"Even if only 7 percent of patients awaiting kidney transplantation participated in an optimized national KPD program, the health care system could save as much as $750 million," said Segev.

More than 60,000 people await kidney donation and are listed on the United Network of Organ Sharing (UNOS) recipient registry, and nearly one-third of patients with willing donors are excluded from kidney transplantation because of blood-type and other incompatibilities, according to the report.

Despite its promise, only 51 patients have received transplants via paired donation because just a handful of institutions are performing the procedures based on local or regional patient databases, added the authors.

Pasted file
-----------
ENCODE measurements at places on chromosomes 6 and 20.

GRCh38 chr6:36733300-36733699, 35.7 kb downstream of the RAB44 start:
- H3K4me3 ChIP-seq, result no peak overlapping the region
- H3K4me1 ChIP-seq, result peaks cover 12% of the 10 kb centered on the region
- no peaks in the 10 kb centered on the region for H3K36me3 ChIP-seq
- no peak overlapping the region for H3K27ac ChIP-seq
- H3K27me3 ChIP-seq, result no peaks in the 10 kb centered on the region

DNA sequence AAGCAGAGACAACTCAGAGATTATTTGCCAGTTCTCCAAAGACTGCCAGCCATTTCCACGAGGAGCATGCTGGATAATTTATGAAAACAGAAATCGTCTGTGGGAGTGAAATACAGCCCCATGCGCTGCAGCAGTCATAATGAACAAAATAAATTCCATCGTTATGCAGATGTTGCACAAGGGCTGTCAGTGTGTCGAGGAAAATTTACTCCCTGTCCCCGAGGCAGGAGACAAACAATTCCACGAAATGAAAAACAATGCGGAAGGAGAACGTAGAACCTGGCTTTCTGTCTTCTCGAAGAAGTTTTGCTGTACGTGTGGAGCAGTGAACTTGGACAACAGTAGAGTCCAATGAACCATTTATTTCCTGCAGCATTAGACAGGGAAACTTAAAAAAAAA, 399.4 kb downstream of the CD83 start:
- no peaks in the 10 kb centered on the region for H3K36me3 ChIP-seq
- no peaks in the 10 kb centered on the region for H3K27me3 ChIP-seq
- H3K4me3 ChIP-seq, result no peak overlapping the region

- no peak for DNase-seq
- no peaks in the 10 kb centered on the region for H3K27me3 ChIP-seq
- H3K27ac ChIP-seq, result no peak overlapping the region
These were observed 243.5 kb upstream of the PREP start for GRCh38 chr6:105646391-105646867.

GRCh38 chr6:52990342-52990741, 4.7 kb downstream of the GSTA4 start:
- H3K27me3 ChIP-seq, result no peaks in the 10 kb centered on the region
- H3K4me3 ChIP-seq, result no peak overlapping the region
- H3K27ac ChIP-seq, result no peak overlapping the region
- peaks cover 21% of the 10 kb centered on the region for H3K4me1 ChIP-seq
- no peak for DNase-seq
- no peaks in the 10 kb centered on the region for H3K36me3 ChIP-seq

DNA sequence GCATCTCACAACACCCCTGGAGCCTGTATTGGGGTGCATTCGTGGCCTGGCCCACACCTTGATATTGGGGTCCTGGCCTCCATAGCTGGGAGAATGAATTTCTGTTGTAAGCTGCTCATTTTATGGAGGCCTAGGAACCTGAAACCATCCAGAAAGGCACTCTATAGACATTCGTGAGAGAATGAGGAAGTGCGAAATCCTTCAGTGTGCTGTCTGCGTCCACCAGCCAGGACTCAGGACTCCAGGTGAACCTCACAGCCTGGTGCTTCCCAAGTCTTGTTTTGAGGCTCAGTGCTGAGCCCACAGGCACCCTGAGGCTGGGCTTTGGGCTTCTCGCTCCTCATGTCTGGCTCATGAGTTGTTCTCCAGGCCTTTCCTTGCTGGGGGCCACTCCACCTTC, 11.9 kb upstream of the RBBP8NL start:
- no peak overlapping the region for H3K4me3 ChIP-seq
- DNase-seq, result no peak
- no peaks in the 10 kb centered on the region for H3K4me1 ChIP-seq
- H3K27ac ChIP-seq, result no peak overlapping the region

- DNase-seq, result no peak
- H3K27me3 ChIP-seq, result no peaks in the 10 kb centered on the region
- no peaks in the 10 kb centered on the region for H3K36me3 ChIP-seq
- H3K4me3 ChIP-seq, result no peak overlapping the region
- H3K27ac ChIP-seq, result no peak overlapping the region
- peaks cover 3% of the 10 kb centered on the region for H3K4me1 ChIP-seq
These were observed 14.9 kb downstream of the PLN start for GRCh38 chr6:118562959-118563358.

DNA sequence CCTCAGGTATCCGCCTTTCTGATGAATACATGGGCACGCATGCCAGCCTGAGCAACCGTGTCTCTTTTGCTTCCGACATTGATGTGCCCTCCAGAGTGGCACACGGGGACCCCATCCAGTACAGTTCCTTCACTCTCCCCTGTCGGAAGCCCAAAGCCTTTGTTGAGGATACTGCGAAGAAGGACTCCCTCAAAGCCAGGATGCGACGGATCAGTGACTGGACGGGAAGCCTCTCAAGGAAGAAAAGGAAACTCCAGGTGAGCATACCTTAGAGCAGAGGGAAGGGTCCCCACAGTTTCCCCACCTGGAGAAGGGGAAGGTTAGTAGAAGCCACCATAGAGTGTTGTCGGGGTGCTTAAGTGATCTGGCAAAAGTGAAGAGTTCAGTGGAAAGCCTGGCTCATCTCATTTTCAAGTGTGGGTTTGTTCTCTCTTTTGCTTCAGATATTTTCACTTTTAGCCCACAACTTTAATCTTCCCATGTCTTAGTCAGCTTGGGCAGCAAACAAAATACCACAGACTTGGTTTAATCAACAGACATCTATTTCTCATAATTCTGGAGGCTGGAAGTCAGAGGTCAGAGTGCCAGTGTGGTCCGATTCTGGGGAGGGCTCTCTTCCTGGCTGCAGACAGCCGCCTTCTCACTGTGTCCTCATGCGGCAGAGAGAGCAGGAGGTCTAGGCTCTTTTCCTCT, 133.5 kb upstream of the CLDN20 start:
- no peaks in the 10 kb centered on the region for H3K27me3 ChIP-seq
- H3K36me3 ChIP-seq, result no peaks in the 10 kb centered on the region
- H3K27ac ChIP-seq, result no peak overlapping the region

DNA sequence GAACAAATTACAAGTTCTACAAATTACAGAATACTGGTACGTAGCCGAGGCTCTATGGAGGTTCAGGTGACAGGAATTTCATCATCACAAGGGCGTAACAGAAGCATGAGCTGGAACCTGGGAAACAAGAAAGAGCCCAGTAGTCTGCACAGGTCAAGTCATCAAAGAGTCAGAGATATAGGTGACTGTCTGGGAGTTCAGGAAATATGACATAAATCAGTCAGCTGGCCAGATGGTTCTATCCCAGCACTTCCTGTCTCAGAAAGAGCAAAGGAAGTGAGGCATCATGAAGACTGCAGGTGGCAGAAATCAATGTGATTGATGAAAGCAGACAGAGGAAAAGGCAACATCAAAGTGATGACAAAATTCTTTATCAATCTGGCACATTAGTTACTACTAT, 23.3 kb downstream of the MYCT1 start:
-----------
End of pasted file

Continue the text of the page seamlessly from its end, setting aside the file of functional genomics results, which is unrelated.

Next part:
"Clearly, a national matching program is the best solution for incompatible donors and recipients, but for such a program to be successful we need to make sure that all patients get the best possible match" said Segev.

Segev, in collaboration with his wife, Sommer E. Gentry, M.S., an applied mathematician at the Massachusetts Institute of Technology, and other colleagues developed a new kidney donor matching system, or algorithm, that uses a technology called optimization. This technology has already proved successful in facilitating tasks such as airline scheduling and online driving directions. They then created a mathematical model that uses simulated pools of incompatible donor/recipient pairs to determine if their new matching algorithm might improve matches that can be found in a small (regional) or large (national) pool. The researchers compared the optimized algorithm with the scheme currently used in some centers and regions. The model included simulated patients from the general community with characteristics drawn from distributions describing end-stage kidney disease patients eligible for kidney transplantation and live donors.